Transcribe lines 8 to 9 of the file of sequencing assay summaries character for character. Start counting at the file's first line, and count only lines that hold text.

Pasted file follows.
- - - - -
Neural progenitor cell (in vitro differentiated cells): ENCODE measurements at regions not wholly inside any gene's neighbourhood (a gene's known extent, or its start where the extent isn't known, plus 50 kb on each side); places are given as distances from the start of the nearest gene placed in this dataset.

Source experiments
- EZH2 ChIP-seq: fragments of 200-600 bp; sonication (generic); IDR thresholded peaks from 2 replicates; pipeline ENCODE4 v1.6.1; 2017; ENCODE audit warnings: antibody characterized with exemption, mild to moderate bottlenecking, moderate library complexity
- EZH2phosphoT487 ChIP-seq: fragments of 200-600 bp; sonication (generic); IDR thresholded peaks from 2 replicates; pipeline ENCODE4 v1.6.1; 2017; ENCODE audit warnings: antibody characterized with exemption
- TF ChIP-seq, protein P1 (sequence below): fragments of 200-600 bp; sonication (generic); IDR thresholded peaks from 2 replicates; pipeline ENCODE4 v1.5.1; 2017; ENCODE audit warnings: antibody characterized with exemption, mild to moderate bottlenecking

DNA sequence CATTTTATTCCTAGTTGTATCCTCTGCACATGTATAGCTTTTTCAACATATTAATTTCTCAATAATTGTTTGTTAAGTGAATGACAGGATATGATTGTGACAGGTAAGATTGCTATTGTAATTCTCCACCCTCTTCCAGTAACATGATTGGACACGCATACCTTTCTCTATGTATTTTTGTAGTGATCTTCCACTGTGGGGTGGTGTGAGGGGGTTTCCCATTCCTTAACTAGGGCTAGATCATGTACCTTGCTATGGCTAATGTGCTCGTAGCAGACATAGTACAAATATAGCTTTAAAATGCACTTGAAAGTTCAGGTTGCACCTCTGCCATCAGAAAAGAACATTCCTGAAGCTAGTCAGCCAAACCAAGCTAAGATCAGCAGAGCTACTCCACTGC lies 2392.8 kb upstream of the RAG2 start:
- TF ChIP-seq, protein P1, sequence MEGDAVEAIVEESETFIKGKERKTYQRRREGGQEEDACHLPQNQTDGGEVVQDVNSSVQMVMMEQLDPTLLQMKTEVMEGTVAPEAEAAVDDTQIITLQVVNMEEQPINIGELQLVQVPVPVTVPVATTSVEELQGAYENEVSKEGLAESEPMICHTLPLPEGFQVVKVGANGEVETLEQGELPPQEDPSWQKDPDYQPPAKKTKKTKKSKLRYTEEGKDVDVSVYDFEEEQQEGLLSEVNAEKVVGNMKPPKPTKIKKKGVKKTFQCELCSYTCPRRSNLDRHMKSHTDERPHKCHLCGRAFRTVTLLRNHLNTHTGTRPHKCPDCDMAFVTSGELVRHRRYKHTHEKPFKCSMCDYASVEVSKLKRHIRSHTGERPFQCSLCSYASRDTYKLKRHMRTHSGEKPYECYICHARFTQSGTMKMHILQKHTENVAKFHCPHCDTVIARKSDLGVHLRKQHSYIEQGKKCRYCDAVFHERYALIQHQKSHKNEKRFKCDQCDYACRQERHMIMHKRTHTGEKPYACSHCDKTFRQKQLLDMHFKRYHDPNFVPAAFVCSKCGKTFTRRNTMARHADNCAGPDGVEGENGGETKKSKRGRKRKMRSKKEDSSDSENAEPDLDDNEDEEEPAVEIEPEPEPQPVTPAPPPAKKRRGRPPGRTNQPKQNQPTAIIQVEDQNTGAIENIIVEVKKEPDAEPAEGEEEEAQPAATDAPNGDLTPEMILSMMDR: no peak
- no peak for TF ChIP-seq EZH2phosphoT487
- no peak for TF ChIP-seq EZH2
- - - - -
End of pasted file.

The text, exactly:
- no peak for TF ChIP-seq EZH2phosphoT487
- no peak for TF ChIP-seq EZH2